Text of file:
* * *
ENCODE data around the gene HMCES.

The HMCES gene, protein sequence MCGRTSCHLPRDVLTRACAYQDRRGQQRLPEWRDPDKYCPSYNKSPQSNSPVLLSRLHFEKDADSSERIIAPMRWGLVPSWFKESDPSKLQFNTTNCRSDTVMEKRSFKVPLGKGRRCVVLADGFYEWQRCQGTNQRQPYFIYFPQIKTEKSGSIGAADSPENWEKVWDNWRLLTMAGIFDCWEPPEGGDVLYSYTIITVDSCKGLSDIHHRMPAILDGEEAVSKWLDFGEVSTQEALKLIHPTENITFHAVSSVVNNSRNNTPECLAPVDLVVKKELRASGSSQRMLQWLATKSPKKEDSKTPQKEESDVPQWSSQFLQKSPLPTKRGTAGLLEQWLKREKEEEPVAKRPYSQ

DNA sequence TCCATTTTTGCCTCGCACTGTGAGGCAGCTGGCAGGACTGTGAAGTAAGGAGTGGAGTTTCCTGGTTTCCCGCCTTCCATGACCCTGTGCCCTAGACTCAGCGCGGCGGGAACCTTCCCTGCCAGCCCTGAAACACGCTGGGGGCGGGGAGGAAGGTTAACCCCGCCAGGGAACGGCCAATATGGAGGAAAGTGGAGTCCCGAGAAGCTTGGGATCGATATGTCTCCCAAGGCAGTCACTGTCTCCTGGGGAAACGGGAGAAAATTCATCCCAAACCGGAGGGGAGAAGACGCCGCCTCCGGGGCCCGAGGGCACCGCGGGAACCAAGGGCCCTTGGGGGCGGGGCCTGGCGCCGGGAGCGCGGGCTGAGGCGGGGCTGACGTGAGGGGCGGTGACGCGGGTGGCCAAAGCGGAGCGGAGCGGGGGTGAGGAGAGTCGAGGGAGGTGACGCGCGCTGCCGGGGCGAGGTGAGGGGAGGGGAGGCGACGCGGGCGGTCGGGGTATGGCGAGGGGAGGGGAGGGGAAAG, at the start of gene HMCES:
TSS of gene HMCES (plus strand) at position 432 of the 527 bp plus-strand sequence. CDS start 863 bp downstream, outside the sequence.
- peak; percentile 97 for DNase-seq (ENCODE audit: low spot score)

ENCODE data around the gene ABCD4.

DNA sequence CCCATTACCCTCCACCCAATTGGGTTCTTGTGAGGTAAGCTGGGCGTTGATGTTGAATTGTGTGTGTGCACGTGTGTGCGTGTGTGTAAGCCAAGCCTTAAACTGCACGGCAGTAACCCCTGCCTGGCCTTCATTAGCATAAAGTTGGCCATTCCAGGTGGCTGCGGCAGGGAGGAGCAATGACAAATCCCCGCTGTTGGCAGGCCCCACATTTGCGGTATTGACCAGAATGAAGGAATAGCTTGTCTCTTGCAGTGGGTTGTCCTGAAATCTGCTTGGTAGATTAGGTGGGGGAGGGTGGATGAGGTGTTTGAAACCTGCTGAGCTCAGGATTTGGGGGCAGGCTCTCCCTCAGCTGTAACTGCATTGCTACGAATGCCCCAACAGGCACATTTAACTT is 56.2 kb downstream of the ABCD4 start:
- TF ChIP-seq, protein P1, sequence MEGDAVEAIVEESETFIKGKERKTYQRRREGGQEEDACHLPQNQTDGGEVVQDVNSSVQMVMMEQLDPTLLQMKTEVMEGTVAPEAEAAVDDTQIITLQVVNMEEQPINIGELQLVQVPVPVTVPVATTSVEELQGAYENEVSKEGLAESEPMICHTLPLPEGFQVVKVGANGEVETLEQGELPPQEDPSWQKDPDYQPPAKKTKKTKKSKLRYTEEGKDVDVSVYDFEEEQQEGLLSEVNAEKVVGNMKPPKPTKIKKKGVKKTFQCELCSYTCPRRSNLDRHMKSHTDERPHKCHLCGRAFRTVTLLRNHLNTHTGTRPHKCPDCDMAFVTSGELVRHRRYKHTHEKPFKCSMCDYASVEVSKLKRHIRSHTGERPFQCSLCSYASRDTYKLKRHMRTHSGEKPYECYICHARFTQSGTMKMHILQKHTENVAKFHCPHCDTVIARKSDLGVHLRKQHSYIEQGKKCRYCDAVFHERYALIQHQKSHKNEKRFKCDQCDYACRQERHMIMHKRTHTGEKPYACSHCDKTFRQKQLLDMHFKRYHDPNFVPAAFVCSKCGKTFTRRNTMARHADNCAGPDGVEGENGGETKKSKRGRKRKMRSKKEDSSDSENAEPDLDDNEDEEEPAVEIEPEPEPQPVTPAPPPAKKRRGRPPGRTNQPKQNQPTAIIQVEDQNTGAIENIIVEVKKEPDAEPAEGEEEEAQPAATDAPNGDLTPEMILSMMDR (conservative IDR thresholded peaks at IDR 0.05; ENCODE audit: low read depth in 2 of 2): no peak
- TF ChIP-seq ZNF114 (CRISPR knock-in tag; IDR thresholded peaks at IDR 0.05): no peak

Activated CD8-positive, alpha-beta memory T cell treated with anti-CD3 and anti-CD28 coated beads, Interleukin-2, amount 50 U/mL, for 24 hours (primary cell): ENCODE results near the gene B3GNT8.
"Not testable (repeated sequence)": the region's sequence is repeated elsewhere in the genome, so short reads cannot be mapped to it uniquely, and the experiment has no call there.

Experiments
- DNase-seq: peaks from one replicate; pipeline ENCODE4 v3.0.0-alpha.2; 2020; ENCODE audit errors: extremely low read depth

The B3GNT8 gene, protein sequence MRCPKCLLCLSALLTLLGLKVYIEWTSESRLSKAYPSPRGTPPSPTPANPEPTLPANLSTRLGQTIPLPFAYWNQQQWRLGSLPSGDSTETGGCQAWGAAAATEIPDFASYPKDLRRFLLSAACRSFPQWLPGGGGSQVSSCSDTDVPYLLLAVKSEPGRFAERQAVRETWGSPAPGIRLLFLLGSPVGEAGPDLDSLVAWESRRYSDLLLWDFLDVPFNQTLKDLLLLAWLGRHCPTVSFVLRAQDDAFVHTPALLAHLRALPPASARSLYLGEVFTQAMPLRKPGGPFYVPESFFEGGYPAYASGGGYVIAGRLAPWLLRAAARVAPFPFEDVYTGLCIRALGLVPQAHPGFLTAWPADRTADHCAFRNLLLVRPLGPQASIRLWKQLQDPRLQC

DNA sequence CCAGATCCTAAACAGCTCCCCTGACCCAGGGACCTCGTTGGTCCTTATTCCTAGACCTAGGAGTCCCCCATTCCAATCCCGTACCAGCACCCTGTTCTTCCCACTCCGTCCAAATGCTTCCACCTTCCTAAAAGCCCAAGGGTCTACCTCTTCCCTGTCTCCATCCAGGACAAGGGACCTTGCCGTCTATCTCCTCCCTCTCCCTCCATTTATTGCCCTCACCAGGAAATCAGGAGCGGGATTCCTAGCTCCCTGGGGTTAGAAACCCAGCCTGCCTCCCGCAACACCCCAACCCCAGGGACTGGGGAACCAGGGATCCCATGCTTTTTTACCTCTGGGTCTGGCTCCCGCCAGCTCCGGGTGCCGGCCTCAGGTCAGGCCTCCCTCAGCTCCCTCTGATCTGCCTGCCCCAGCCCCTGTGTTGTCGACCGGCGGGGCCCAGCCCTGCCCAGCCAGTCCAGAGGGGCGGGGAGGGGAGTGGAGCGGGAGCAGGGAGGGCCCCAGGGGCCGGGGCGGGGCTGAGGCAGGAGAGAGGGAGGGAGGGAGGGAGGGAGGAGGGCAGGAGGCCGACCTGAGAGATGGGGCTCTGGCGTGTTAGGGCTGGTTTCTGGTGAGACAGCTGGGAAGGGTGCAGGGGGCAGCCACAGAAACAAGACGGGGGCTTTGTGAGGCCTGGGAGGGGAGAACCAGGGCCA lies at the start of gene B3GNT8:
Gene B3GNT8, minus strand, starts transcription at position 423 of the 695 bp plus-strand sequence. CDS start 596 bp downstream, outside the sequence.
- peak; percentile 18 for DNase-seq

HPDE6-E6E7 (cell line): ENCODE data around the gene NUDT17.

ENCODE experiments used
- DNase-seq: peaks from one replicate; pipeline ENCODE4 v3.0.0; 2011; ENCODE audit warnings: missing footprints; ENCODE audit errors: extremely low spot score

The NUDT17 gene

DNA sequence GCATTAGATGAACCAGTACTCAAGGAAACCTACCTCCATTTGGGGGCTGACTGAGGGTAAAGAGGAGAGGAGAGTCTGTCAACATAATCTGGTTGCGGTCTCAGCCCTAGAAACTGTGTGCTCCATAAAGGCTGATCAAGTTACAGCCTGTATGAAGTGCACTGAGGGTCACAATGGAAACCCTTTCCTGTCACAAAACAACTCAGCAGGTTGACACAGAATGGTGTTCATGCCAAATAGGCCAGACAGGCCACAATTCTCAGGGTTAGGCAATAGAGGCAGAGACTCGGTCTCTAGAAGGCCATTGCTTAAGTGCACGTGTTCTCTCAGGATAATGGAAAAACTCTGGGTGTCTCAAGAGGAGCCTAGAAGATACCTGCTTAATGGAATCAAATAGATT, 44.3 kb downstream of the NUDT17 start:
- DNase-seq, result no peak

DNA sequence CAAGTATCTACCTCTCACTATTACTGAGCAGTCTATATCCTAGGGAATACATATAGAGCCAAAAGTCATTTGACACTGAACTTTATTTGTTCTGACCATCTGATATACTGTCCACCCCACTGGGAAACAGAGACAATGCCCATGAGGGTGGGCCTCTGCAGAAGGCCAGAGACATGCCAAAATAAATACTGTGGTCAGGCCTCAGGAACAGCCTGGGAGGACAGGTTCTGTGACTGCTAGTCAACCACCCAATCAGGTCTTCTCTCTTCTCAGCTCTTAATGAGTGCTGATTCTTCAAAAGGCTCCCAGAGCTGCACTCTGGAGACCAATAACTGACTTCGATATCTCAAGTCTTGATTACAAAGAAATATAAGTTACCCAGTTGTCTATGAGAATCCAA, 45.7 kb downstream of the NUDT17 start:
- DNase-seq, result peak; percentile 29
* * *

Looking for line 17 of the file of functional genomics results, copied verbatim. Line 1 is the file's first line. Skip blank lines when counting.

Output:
- peak; percentile 18 for DNase-seq